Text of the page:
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Bypassing Conference

The Democratic leadership in Congress is making plans to bypass the conference process for working out a compromise between the health care reform bills that passed the House and Senate.  From Jonathan Cohn (link):

According to a pair of senior Capitol Hill staffers, one from each chamber, House and Senate Democrats are “almost certain” to negotiate informally rather than convene a formal conference committee. Doing so would allow Democrats to avoid a series of procedural steps--not least among them, a series of special motions in the Senate, each requiring a vote with full debate--that Republicans could use to stall deliberations, just as they did in November and December.

In terms of the optics, this is bad.  It confirms the GOP talking-point that reforms the people don’t want are being crafted in secret and rammed through Congress.  For example, in the words of a spokesman for John Boehner (link):

“Something as critical as the Democrats’ health care bill, with its Medicare cuts and tax hikes, shouldn’t be slapped together in a shady backroom deal. Skipping a real, open Conference shuts out the American people and breaks one of President Obama’s signature campaign promises. It would be a disgrace — to the Democratic Leaders if they do it, and to every Democratic Member who lets them.”

On the other hand, when it comes to health care reform the Republicans have only a strategy of saying “No” (Republicans voted against the House version 176 to 1;  Republicans voted against the Senate version 39 to 0).  Contrary to the talking point that the Democrats have ignored Republicans in shaping the bills and are rushing reform, the original timelines were much delayed while the Gang of 6 (link) worked deliberately on a bipartisan bill.  Even the Republican participation in those negotiations was questionable (e.g., Grassley: link and link).  Even after significantly influencing the Senate bill, none of Republican members of the Gang of 6 voted for it.  Even after reform bills had passed both houses of Congress, the GOP Senate leadership was still vowing to keep fighting (link).  Given these realities, it seems like the Republicans have already said “No” to reform.  Why indulge the Republicans’ plans to further obstruct?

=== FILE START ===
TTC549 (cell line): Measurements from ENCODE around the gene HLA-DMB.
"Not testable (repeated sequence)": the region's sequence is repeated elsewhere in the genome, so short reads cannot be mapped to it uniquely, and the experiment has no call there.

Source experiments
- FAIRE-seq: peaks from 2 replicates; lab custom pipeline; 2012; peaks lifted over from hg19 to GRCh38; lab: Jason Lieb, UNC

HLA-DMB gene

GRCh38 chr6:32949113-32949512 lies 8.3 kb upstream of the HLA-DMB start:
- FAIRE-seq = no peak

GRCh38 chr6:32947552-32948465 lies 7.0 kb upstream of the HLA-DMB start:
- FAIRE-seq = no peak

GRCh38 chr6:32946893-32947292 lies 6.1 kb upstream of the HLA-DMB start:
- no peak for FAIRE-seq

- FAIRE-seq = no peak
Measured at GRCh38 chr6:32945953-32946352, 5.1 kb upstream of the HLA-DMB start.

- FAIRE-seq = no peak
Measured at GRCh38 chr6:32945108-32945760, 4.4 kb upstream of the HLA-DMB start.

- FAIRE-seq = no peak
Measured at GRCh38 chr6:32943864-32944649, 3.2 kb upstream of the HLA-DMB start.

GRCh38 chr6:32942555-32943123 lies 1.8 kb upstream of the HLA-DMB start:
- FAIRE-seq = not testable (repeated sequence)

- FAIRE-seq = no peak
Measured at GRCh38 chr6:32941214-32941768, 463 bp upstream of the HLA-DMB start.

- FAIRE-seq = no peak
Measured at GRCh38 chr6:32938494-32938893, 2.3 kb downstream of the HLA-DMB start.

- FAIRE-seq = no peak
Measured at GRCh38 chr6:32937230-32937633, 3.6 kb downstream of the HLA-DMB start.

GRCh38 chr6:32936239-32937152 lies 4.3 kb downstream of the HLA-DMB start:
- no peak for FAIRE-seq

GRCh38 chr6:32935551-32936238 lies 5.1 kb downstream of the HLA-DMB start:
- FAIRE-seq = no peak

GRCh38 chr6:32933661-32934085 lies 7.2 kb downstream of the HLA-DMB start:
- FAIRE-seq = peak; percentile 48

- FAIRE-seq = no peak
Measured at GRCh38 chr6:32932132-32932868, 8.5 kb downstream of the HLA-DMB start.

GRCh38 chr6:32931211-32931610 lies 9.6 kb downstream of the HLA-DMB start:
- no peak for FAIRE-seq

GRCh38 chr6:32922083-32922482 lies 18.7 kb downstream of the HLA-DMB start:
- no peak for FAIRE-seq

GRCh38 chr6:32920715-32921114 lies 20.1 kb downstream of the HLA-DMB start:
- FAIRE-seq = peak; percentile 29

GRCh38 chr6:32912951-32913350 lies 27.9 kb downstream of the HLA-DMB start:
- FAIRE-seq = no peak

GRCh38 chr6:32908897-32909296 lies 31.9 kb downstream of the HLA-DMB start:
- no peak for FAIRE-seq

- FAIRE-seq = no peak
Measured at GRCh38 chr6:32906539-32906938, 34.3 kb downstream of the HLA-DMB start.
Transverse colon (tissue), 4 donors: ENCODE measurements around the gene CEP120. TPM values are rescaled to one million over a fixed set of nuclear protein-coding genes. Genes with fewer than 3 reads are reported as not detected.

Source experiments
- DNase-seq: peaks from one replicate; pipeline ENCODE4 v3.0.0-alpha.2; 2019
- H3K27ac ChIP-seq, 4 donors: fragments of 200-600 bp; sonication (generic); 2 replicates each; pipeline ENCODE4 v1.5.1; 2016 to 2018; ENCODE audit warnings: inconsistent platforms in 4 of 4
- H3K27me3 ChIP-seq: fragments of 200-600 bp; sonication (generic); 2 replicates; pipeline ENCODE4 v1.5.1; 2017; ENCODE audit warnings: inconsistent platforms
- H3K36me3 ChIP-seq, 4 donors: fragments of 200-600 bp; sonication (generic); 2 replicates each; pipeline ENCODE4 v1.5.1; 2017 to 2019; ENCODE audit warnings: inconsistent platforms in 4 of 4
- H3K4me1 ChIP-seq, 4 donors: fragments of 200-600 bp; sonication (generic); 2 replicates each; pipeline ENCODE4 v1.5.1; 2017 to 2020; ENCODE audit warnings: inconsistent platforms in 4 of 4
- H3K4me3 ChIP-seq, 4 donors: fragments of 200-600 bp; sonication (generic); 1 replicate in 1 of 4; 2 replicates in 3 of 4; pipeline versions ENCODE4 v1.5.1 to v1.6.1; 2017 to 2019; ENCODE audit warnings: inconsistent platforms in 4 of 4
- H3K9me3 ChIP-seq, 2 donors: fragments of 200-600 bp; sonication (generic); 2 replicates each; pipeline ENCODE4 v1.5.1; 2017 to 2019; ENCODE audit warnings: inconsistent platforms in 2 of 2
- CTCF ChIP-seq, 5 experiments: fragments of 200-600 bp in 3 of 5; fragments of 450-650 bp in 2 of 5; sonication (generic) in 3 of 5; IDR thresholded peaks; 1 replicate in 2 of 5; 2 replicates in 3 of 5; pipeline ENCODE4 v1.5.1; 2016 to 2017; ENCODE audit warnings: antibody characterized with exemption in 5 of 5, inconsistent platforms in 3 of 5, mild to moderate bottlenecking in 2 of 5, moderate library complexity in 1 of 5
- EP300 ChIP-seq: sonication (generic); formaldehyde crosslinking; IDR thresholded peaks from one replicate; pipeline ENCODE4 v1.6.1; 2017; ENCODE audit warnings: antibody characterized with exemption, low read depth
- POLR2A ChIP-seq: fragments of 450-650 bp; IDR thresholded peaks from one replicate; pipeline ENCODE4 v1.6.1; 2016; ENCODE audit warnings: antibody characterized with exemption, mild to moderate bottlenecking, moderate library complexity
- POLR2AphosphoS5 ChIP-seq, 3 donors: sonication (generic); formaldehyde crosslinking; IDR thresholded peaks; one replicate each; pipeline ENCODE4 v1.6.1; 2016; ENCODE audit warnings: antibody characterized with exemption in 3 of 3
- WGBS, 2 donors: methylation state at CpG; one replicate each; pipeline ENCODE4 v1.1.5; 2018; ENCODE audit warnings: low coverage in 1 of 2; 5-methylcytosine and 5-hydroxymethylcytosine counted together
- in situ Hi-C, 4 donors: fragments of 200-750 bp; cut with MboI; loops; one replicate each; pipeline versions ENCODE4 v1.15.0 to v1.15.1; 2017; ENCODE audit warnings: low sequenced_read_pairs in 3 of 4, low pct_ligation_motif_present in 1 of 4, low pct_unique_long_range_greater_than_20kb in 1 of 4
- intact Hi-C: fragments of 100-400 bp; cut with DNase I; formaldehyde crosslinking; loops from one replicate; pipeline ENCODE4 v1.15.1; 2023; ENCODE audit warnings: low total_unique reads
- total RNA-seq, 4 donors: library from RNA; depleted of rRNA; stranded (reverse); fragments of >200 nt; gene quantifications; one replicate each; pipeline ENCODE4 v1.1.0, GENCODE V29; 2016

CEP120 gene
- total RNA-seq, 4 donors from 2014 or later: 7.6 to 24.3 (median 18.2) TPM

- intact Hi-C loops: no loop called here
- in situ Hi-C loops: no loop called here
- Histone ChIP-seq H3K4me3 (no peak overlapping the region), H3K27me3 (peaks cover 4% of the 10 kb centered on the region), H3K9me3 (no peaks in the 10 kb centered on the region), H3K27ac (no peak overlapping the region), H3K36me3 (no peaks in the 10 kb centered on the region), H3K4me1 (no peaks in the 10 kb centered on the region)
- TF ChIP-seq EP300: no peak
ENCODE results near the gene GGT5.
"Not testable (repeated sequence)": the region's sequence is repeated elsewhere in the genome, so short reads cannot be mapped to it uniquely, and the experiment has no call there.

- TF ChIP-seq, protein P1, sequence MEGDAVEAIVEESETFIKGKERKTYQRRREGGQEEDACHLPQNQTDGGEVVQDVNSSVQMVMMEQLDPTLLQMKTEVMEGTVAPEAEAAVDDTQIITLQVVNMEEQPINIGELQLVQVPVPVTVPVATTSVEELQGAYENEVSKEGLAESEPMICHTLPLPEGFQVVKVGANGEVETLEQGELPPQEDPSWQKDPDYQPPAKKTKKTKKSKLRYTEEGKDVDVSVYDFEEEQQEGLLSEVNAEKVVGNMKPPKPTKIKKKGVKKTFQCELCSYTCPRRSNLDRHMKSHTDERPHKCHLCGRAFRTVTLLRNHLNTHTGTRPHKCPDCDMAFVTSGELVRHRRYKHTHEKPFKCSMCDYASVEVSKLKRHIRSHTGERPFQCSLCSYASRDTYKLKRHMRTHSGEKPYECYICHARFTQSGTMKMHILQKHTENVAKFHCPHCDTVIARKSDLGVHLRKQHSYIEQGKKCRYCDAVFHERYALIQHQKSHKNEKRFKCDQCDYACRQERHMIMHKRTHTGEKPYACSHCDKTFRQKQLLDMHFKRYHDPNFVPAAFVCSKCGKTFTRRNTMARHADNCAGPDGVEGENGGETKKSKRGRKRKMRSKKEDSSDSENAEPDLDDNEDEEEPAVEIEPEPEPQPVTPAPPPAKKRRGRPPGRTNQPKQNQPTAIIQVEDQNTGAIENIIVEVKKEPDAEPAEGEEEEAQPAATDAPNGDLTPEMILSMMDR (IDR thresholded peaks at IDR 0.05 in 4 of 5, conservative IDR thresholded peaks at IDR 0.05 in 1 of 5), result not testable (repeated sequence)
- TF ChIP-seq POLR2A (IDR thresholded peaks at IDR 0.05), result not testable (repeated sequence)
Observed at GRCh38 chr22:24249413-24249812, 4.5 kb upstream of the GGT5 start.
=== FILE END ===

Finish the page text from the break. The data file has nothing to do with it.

Apparently, bypassing conference isn’t especially unusual (link):

Hill aides say it often happens with major or contentious pieces of legislation (though not apparently in this current Congress). "This is what we normally do," said one Hill aide, "it is pretty standard."

But it’s certainly nothing like what Obama promised during the campaign (link):

I'm going to have all the negotiations around a big table. We'll have doctors and nurses and hospital administrators. Insurance companies, drug companies -- they'll get a seat at the table, they just won't be able to buy every chair. But what we will do is, we'll have the negotiations televised on C-SPAN, so that people can see who is making arguments on behalf of their constituents, and who are making arguments on behalf of the drug companies or the insurance companies. And so, that approach, I think is what is going to allow people to stay involved in this process.

As a bonus, here’s a plot (link) of life expectancy vs. health care spending for various countries (with the size of the circle proportional to the number of doctor visits per person):


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